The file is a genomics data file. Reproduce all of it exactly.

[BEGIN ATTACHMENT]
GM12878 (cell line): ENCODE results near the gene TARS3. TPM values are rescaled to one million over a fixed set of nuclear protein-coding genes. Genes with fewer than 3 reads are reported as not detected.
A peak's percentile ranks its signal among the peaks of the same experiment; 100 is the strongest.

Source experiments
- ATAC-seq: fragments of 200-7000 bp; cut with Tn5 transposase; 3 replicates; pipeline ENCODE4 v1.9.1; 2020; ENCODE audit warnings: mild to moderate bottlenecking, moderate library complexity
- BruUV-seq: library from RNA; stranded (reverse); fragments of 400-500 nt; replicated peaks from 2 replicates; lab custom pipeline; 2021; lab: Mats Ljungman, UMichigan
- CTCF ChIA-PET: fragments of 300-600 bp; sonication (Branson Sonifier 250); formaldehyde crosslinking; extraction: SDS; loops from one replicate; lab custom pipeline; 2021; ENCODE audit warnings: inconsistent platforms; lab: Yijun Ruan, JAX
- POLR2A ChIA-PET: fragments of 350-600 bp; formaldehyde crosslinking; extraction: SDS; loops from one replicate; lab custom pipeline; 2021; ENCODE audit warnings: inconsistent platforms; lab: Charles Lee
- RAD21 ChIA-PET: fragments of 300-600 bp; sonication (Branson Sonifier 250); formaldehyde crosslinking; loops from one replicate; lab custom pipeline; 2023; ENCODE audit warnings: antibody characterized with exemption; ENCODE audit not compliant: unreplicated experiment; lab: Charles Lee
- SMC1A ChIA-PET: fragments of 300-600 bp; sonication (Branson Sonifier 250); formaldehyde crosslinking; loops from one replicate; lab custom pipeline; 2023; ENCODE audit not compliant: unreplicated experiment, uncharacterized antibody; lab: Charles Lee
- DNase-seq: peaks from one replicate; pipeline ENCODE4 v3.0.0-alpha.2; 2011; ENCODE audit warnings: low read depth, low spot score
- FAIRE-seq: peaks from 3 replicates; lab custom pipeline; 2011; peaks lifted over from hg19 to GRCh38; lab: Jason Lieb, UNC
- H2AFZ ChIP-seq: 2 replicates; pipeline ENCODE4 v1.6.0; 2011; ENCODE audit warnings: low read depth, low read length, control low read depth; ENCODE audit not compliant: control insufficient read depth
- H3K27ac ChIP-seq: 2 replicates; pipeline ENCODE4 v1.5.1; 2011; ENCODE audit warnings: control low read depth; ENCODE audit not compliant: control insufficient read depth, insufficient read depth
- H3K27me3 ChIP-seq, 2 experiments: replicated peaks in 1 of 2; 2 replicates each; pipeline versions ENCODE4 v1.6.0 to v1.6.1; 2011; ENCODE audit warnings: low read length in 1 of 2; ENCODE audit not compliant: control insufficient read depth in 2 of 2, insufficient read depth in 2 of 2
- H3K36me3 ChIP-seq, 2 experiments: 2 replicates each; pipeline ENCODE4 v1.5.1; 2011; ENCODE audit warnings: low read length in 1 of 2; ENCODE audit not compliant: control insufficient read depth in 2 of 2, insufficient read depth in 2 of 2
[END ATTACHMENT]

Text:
GM12878 (cell line): ENCODE results near the gene TARS3. TPM values are rescaled to one million over a fixed set of nuclear protein-coding genes. Genes with fewer than 3 reads are reported as not detected.
A peak's percentile ranks its signal among the peaks of the same experiment; 100 is the strongest.

Source experiments
- ATAC-seq: fragments of 200-7000 bp; cut with Tn5 transposase; 3 replicates; pipeline ENCODE4 v1.9.1; 2020; ENCODE audit warnings: mild to moderate bottlenecking, moderate library complexity
- BruUV-seq: library from RNA; stranded (reverse); fragments of 400-500 nt; replicated peaks from 2 replicates; lab custom pipeline; 2021; lab: Mats Ljungman, UMichigan
- CTCF ChIA-PET: fragments of 300-600 bp; sonication (Branson Sonifier 250); formaldehyde crosslinking; extraction: SDS; loops from one replicate; lab custom pipeline; 2021; ENCODE audit warnings: inconsistent platforms; lab: Yijun Ruan, JAX
- POLR2A ChIA-PET: fragments of 350-600 bp; formaldehyde crosslinking; extraction: SDS; loops from one replicate; lab custom pipeline; 2021; ENCODE audit warnings: inconsistent platforms; lab: Charles Lee
- RAD21 ChIA-PET: fragments of 300-600 bp; sonication (Branson Sonifier 250); formaldehyde crosslinking; loops from one replicate; lab custom pipeline; 2023; ENCODE audit warnings: antibody characterized with exemption; ENCODE audit not compliant: unreplicated experiment; lab: Charles Lee
- SMC1A ChIA-PET: fragments of 300-600 bp; sonication (Branson Sonifier 250); formaldehyde crosslinking; loops from one replicate; lab custom pipeline; 2023; ENCODE audit not compliant: unreplicated experiment, uncharacterized antibody; lab: Charles Lee
- DNase-seq: peaks from one replicate; pipeline ENCODE4 v3.0.0-alpha.2; 2011; ENCODE audit warnings: low read depth, low spot score
- FAIRE-seq: peaks from 3 replicates; lab custom pipeline; 2011; peaks lifted over from hg19 to GRCh38; lab: Jason Lieb, UNC
- H2AFZ ChIP-seq: 2 replicates; pipeline ENCODE4 v1.6.0; 2011; ENCODE audit warnings: low read depth, low read length, control low read depth; ENCODE audit not compliant: control insufficient read depth
- H3K27ac ChIP-seq: 2 replicates; pipeline ENCODE4 v1.5.1; 2011; ENCODE audit warnings: control low read depth; ENCODE audit not compliant: control insufficient read depth, insufficient read depth
- H3K27me3 ChIP-seq, 2 experiments: replicated peaks in 1 of 2; 2 replicates each; pipeline versions ENCODE4 v1.6.0 to v1.6.1; 2011; ENCODE audit warnings: low read length in 1 of 2; ENCODE audit not compliant: control insufficient read depth in 2 of 2, insufficient read depth in 2 of 2
- H3K36me3 ChIP-seq, 2 experiments: 2 replicates each; pipeline ENCODE4 v1.5.1; 2011; ENCODE audit warnings: low read length in 1 of 2; ENCODE audit not compliant: control insufficient read depth in 2 of 2, insufficient read depth in 2 of 2